Doing Science Using Open Data – Part 7: Modelling Populations 2

OPEN SCIENCE

 

In the third part in this series I looked at the UK mid-2011 Census and obtained the data below which represents the summed male and female figures for the UK population from ages 16 through to 44.

680,979
706,234
711,491
741,667
765,895
757,901
757,295
771,297
756,449
768,415
774,921
759,889
768,860
770,810
778,986
782,510
751,251
700,825
690,775
702,024
716,419
729,013
761,347
794,300
820,805
800,550
821,037
819,650
832,297

Data for this group and the 45-65 year age group are graphed in Figure 1.

 

Picture1

Figure 1: Summation of male and female figures for each age from mid-2011 Census. Red bars represent the age group 45-65 and the blue bars represent the age group 16-44

The next stage is to try and model this data. Looking at the blue bars in the graph above, it looks as though there is some periodicity in the data. This isn’t a great approximation but the bimodal distribution can be seen below where the peaks and troughs of the data are shown by the horizontal black lines.

modellingcensusdata

Figure 2

In this approximation of the data there are 3 troughs for every 14 peaks in the data (counting the bars). Initially I thought to represent this as a rectangular pulse and to use a Fourier transform but this was slightly tricky (for me). As there is periodicity in the data I thought it might be possible to use sine and cosine functions. The graph below shows a light wave divided into its electromagnetic components along different axes. Focusing on one axis its possible to see that the wave can be described by an amplitude (i.e the height that the wave reaches) and a wavelength (the distance along the x-axis during one cycle – denoted here by lambda).

2000px-Light-wave.svg

Figure 3 – A Lightwave

Returning to the data above one approximation that looked promising was y = cos (theta) + sin(theta/2) as this produces wide peaks and narrow troughs. Then it should be a simple matter of increasing the amplitude by introducing a coefficient and adding a constant. However the problem is that the ratio of peak width to trough width needs to be 14/3 or approximately 4.6. The sine/cosine graph has a ratio which is much less than this which means it doesn’t fit the data well.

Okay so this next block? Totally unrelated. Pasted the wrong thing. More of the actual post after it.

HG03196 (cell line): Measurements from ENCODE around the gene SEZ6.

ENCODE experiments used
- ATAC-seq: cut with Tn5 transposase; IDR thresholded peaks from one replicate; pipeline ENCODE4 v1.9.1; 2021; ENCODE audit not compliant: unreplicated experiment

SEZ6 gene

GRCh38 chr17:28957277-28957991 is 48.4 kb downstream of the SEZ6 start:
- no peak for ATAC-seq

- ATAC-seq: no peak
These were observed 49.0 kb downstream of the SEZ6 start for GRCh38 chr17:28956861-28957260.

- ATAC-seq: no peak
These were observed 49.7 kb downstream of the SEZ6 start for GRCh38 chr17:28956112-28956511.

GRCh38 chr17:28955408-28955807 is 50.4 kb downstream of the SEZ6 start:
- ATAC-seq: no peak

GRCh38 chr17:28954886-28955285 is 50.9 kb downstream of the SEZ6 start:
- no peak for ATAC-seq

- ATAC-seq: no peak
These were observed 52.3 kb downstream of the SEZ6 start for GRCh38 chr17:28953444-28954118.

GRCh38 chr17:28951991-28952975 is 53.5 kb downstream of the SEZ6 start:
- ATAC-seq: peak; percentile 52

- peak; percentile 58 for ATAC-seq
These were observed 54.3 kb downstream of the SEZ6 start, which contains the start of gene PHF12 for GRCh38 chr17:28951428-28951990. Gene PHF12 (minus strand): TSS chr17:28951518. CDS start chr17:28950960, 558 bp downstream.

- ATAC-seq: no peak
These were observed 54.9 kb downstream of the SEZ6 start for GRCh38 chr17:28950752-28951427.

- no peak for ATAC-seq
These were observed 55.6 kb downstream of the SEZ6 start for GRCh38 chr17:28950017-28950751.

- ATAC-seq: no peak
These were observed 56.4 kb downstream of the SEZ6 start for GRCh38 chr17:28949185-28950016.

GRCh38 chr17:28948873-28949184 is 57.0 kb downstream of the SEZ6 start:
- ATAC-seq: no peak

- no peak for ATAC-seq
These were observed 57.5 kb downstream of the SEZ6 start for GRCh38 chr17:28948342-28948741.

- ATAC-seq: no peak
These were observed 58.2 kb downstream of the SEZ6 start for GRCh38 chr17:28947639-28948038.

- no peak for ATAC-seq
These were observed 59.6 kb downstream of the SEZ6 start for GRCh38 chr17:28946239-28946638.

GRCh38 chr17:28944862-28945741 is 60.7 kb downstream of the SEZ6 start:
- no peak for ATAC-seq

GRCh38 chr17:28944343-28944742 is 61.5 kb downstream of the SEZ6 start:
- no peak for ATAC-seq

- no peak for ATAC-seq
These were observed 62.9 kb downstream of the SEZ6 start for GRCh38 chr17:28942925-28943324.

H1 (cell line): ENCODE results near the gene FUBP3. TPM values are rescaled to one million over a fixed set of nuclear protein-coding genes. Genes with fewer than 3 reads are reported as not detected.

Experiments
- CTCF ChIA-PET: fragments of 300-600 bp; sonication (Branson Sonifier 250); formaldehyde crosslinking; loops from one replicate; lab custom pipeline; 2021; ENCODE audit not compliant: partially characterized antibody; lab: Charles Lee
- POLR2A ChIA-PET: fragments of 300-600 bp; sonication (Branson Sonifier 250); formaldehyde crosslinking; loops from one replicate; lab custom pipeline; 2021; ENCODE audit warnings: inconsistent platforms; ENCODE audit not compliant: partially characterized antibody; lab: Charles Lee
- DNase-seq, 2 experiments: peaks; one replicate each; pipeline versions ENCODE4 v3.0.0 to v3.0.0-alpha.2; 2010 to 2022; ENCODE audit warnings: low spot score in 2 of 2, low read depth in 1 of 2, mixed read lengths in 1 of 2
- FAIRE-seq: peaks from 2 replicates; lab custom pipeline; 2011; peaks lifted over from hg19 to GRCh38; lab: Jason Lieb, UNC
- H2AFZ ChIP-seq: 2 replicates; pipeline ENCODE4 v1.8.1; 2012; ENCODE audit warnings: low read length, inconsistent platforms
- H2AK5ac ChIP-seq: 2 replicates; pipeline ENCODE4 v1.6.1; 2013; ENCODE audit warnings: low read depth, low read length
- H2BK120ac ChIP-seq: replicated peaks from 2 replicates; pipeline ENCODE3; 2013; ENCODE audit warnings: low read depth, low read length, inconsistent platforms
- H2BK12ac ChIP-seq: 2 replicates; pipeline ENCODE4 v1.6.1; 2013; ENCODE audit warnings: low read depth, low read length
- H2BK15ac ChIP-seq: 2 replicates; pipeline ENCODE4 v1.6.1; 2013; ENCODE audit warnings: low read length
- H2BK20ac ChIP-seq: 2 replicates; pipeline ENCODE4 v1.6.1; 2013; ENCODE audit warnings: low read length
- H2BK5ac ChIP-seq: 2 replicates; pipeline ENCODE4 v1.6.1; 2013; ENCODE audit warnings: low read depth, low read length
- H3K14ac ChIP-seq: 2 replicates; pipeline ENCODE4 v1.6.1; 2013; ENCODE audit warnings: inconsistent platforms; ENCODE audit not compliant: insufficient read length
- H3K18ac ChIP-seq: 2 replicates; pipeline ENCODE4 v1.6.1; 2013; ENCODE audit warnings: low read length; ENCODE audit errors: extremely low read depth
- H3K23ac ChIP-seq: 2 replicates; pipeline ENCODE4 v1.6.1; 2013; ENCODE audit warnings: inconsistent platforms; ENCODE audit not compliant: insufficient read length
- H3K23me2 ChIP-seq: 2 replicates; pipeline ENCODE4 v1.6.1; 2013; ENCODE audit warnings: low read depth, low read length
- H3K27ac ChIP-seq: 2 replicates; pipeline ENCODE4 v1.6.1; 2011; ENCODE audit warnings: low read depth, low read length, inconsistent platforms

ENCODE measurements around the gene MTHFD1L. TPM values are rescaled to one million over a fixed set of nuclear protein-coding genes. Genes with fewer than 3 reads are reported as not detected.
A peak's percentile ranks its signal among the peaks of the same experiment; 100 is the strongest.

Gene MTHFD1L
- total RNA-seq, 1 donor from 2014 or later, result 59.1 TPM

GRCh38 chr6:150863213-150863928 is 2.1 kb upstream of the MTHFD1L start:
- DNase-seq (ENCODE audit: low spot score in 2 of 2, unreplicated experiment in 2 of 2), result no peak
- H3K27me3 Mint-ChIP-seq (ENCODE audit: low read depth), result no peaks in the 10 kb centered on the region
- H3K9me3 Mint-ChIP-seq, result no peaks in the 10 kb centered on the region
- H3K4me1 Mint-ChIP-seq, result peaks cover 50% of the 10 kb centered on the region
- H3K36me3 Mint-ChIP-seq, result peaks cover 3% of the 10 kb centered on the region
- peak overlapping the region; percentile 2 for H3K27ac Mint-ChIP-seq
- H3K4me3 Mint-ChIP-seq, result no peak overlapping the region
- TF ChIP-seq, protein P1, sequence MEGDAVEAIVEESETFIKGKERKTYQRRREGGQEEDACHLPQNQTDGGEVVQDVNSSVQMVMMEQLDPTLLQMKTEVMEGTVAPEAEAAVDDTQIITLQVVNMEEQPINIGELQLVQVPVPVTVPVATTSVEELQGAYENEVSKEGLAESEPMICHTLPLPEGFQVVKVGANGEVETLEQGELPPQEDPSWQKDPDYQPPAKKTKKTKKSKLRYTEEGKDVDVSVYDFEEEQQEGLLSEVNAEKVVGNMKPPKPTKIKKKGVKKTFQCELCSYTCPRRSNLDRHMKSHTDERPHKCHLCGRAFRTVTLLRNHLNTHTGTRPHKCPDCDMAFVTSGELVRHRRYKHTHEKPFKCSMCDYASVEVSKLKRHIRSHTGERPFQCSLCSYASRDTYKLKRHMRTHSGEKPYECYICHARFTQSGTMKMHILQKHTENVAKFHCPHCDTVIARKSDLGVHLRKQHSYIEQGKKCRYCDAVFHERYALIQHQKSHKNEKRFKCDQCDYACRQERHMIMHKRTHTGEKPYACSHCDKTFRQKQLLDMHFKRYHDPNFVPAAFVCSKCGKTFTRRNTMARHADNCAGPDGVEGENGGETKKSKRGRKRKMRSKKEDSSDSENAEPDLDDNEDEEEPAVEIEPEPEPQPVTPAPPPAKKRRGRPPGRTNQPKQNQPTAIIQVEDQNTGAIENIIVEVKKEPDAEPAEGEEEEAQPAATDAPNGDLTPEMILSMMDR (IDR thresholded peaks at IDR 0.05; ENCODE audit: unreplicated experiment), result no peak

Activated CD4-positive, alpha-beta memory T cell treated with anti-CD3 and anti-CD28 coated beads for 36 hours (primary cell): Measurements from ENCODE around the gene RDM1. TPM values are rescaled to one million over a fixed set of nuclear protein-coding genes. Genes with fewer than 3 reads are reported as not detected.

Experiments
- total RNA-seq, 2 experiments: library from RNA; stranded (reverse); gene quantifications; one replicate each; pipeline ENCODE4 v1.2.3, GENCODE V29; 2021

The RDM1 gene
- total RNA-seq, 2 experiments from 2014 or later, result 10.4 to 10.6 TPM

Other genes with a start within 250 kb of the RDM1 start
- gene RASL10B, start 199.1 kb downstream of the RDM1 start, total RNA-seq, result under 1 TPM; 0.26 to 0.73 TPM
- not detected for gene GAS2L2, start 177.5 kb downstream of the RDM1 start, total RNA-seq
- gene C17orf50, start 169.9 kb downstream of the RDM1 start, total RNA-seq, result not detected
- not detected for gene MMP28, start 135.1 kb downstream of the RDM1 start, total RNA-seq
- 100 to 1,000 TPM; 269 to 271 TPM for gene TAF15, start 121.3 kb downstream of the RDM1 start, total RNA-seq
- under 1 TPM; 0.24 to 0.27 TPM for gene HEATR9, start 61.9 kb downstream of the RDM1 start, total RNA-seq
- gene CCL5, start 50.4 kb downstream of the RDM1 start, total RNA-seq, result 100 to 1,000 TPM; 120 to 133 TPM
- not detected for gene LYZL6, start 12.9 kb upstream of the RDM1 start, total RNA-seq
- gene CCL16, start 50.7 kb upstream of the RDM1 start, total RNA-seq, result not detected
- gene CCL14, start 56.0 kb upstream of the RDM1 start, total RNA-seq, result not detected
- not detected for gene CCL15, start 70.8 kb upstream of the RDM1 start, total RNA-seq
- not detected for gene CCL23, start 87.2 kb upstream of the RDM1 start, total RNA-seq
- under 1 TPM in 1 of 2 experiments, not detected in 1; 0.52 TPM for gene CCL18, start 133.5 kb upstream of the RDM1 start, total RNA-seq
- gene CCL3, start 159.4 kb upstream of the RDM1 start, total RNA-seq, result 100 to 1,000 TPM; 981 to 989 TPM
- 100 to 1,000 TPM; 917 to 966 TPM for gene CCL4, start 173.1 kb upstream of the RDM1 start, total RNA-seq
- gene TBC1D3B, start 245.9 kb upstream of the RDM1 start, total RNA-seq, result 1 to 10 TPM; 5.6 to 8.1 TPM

For the moment then the graph can be described by a discontinuous function

1. For X = 16-18, Y = 700,000

2. For X = 19-32, Y = 770,000

3. For X = 33-35, Y = 700,000

4. For X = 36-45, Y = 770,000

This is a simple rectangle function. For the age group 36-45, the Y value could be a little higher but I am approximating a simple fit to the data. As soon as i’ve figured out a function which incorporates periodicity i’ll replace this rectangle function (or if any of the readers work it out – please let me know). For the time being however the above graphs describe the UK mid-2011 census data for the age group 16-45.

Appendix

Doing Science Using Open Data – Part 1

Doing Science Using Open Data – Part 2

Doing Science Using Open Data – Part 3

Doing Science Using Open Data – Part 4

Doing Science Using Open Data – Part 5

Doing Science Using Open Data – Part 6

Index: There are indices for the TAWOP site here and here Twitter: You can follow ‘The Amazing World of Psychiatry’ Twitter by clicking on this link. Podcast: You can listen to this post on Odiogo by clicking on this link (there may be a small delay between publishing of the blog article and the availability of the podcast). It is available for a limited period. TAWOP Channel: You can follow the TAWOP Channel on YouTube by clicking on this link. Responses: If you have any comments, you can leave them below or alternatively e-mail justinmarley17@yahoo.co.uk. Disclaimer: The comments made here represent the opinions of the author and do not represent the profession or any body/organisation. The comments made here are not meant as a source of medical advice and those seeking medical advice are advised to consult with their own doctor. The author is not responsible for the contents of any external sites that are linked to in this blog.

 

2 thoughts on “Doing Science Using Open Data – Part 7: Modelling Populations 2

  1. Pingback: Doing Science Using Open Data – Part 7: Modelling Populations 2 | Open Knowledge | Scoop.it

  2. Pingback: Doing Science Using Open Data – Part 8: Modelling Populations Part 3 « The Amazing World of Psychiatry: A Psychiatry Blog

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